Progress towards gender parity at work has barely budged for the past quarter century, and will only speed up once men take on far more unpaid caregiving tasks, the UN said Thursday, on the eve of International Women’s Day.
The UN’s International Labour Organization said in a fresh report that the difference in employment rates for men and women has shrunk by less than two percent in the past 27 years.
In 2018, women still remained 26 percentage points less likely to be in employment than men, despite opinion polls indicating that far more women would prefer to have a job than to stay at home, the report showed.
The ILO said there were a number of factors blocking equality in employment — the biggest being the heavy caregiving burden borne by women.
“In the last 20 years, the amount of time women spent on unpaid care and domestic work has hardly fallen, and men’s has increased by just eight minutes a day,” said Manuela Tomei, head of ILO’s Conditions of Work and Equality Department.
At this pace, she said, “it will take more than 200 years to achieve equality in time spent in unpaid care work”.
According to the ILO report, nearly 22 percent of women of working age worldwide — or 647 million — perform unpaid care work on a full-time basis, with the level as high as 60 percent in Arab states.
By comparison, only 41 million men — 1.5 percent of them — carry out such work on a full-time basis, the report found.
And women in the workplace also carry out far more of unpaid caregiving and chores at home.
“The imbalanced division of work within the household between men and women is one of the most resilient features of gender inequality,” the report said.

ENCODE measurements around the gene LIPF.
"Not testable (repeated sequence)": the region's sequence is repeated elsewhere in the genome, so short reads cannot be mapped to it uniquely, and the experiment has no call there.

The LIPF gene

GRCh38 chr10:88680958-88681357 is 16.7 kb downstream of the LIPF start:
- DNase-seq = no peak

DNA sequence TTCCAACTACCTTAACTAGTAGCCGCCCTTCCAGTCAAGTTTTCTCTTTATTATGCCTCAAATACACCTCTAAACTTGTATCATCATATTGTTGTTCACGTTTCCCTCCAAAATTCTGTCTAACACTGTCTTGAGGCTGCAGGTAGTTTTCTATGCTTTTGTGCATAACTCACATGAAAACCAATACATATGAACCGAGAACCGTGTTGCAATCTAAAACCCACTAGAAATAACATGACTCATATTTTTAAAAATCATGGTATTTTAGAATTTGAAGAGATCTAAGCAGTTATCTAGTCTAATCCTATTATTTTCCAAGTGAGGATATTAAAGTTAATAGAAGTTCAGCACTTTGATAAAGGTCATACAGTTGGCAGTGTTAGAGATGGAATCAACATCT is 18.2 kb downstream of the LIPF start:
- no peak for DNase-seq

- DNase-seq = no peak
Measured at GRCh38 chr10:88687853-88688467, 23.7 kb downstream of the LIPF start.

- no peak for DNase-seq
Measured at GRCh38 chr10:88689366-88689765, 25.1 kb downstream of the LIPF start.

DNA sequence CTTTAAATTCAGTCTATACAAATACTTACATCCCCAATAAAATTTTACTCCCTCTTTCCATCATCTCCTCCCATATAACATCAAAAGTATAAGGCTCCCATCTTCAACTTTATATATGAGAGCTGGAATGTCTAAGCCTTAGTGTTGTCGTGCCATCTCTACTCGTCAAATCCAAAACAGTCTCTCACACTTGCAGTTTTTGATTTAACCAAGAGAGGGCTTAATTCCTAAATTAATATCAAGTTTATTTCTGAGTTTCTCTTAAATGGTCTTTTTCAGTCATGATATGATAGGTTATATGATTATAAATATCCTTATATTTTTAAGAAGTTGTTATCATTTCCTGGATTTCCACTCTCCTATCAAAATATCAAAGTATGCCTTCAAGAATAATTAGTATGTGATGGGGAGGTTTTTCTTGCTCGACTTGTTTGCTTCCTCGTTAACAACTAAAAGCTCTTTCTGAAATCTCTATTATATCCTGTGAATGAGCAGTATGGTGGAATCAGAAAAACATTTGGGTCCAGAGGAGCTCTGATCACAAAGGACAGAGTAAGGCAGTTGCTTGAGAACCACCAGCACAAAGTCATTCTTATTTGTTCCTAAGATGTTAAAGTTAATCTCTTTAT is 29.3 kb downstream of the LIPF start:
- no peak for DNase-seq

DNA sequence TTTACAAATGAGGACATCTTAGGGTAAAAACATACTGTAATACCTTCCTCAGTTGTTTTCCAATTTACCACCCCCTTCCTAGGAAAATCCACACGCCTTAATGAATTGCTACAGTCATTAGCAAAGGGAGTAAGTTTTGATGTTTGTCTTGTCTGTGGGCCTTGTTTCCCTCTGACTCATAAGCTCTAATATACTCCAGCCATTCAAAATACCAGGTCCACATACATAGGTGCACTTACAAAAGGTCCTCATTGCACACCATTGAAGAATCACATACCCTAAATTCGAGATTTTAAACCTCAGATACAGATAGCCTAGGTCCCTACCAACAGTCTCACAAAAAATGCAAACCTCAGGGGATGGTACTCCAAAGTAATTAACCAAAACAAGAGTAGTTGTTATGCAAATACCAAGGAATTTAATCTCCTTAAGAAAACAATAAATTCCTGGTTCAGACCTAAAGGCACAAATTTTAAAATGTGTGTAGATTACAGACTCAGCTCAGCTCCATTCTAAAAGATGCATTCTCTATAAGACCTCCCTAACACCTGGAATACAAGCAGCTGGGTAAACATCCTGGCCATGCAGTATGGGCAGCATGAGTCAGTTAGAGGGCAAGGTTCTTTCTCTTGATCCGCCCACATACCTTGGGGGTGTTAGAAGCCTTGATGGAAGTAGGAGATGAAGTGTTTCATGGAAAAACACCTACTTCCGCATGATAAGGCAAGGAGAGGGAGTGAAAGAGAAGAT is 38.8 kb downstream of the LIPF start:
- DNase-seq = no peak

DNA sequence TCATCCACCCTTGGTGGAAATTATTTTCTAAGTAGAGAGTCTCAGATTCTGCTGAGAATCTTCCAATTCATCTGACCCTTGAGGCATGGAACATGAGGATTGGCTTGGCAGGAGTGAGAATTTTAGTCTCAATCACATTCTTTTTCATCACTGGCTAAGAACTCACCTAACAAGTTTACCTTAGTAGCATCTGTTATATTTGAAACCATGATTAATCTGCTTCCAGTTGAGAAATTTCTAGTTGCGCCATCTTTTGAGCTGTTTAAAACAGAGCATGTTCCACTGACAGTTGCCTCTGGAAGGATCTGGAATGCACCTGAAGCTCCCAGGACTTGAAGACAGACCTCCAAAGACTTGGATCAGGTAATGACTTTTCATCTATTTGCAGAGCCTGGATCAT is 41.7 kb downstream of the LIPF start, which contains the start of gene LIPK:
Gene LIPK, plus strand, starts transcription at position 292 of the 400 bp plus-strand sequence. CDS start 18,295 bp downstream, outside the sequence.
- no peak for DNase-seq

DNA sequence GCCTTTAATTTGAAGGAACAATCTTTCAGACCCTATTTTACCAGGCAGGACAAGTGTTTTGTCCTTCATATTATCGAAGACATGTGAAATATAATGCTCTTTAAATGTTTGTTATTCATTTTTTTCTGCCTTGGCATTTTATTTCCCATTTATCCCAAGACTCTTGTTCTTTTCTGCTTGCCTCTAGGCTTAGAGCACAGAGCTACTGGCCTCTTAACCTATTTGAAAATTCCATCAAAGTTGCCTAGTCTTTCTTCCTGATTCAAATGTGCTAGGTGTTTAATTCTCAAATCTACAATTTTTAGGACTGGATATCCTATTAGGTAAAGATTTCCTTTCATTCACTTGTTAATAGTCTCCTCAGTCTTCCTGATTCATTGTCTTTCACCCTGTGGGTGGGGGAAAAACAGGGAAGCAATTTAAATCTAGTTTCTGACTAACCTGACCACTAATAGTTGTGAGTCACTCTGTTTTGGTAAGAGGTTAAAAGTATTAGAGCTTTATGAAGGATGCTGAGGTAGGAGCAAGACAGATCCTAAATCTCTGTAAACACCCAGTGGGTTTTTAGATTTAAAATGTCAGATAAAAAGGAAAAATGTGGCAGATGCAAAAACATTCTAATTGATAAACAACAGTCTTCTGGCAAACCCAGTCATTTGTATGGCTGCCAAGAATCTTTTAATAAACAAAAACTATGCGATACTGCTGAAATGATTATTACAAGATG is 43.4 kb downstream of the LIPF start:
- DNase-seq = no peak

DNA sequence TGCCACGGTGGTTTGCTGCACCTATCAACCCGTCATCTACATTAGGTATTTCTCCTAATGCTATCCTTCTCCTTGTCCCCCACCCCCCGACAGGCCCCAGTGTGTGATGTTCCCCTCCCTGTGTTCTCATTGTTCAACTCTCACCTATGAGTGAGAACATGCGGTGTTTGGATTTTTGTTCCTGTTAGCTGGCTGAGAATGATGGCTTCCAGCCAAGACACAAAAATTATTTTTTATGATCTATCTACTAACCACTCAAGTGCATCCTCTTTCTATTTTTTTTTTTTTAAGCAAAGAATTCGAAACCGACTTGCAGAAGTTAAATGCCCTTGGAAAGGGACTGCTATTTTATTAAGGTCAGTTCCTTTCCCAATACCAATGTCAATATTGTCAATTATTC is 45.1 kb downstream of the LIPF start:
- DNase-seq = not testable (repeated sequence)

Globally, women perform more than three quarters of the total time spent on unpaid care work, and dedicate on average four hours and 25 minutes each day to unremunerated caregiving, compared to one hour and 23 minutes for men, it found.
“Because of the disproportionate share of time spent in unpaid care work, women who work for pay are often said to work a ‘second shift’,” the report said, adding that this has negative consequences for women’s health and well-being, as well as advancement possibilities in the workplace.
The ILO said this uneven burden is largely responsible for the so-called “motherhood employment penalty”, with mothers of young children far less likely than their childless counterparts to hold a job.
At the same time, the ILO report said the gender wage gap remains at an average of 20 percent globally, and is nearly double that in countries like Pakistan and Saudi Arabia.
The report said that differences in education levels seemed to have little to do with the differences in pay.
Instead, it found that women were often given far less credit for the educations they have than their male counterparts.
The report called for a range of policy changes to promote gender equality in the workplace, including more focus on social protections and support for caregivers to help level the playing field.
It also called for more to be done to fight harassment and change attitudes towards women in the workplace.
ILO chief Guy Ryder stressed the need to “accelerate action to improve progress on gender equality at work”.
“We already know what needs to be done.”